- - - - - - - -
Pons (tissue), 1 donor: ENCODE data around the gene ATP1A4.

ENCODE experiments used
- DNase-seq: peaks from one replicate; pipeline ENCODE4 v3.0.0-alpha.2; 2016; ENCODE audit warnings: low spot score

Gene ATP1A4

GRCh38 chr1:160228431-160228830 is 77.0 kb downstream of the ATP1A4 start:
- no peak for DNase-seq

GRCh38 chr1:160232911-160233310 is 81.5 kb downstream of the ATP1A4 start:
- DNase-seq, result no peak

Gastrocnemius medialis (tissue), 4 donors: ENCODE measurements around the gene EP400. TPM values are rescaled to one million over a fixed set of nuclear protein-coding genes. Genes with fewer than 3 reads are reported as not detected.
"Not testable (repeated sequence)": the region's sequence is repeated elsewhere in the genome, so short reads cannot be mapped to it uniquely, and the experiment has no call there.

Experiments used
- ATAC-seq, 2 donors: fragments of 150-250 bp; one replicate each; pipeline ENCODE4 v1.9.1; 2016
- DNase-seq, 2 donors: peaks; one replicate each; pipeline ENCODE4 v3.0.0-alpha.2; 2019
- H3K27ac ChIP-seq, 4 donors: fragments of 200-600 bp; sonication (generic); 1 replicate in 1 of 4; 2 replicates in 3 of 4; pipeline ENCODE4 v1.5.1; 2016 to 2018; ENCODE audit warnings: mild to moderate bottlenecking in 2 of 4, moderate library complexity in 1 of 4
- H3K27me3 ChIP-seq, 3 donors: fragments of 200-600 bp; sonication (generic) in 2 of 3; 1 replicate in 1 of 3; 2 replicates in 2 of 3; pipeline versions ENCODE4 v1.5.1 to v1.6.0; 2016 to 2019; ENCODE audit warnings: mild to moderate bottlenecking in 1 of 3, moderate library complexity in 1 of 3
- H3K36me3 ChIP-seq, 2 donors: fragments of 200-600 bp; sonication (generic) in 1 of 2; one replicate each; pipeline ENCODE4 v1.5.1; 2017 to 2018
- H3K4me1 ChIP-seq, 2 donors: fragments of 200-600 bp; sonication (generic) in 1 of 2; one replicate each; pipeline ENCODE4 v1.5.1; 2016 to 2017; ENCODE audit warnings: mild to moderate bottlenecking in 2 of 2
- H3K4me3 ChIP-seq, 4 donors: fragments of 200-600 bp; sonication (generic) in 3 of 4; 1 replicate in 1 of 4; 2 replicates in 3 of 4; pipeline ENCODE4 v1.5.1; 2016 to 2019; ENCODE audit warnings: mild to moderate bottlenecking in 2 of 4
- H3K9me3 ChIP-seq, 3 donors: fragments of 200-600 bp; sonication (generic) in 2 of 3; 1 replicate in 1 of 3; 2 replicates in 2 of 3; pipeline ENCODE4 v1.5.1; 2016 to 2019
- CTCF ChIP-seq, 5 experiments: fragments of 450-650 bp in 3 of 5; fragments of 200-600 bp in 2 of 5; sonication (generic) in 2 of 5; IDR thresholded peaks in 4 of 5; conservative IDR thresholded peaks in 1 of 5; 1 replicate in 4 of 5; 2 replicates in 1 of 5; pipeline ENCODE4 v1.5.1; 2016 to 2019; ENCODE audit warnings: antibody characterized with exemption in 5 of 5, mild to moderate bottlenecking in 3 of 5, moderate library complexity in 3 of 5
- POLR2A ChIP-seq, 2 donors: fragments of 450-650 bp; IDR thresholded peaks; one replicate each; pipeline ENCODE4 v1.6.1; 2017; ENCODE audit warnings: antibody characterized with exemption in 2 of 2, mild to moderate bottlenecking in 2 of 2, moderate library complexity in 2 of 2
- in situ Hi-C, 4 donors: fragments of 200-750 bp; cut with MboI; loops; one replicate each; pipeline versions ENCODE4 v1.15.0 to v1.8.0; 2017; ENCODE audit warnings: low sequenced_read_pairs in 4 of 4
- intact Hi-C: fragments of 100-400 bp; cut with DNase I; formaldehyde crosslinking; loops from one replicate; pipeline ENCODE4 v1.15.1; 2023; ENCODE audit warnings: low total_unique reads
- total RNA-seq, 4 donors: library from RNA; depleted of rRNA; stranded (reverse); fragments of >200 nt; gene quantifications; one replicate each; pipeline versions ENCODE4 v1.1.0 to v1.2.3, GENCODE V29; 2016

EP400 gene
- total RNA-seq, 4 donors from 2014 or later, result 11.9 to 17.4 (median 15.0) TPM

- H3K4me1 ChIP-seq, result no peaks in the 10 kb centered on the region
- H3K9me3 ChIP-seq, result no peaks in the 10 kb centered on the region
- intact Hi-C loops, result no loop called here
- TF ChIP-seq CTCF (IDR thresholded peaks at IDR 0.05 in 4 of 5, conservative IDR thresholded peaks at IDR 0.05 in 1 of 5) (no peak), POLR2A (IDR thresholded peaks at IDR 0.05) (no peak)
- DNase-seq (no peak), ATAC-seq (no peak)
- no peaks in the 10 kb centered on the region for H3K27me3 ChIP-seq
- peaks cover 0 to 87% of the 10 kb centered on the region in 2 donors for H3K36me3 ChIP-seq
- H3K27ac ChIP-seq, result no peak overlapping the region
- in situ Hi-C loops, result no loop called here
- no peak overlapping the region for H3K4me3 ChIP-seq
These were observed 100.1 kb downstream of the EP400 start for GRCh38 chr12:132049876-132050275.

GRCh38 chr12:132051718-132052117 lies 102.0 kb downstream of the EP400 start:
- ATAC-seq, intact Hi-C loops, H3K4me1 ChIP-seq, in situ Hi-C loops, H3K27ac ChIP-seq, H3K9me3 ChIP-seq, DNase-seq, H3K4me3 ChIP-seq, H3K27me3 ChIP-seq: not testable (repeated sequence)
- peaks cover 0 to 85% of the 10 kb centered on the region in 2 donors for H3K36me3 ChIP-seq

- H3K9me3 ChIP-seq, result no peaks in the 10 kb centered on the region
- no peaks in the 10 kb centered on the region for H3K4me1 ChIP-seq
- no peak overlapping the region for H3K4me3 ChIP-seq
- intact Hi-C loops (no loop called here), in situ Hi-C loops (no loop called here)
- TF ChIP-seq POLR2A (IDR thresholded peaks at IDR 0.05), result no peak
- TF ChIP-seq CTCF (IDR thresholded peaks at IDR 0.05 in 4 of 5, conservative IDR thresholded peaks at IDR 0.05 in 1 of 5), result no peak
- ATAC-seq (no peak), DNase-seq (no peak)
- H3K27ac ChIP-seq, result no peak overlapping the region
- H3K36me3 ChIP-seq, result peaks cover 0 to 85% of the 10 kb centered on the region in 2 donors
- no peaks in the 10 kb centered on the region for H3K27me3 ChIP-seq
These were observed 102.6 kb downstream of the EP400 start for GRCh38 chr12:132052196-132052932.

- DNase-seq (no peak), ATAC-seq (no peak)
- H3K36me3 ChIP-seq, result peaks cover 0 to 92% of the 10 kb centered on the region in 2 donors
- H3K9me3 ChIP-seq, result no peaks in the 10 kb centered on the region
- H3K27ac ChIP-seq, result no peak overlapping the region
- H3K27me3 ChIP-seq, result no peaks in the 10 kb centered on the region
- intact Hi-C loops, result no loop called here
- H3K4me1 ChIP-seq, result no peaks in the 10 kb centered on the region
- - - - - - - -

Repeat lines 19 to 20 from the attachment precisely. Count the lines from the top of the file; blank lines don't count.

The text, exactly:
- H3K9me3 ChIP-seq, 3 donors: fragments of 200-600 bp; sonication (generic) in 2 of 3; 1 replicate in 1 of 3; 2 replicates in 2 of 3; pipeline ENCODE4 v1.5.1; 2016 to 2019
- CTCF ChIP-seq, 5 experiments: fragments of 450-650 bp in 3 of 5; fragments of 200-600 bp in 2 of 5; sonication (generic) in 2 of 5; IDR thresholded peaks in 4 of 5; conservative IDR thresholded peaks in 1 of 5; 1 replicate in 4 of 5; 2 replicates in 1 of 5; pipeline ENCODE4 v1.5.1; 2016 to 2019; ENCODE audit warnings: antibody characterized with exemption in 5 of 5, mild to moderate bottlenecking in 3 of 5, moderate library complexity in 3 of 5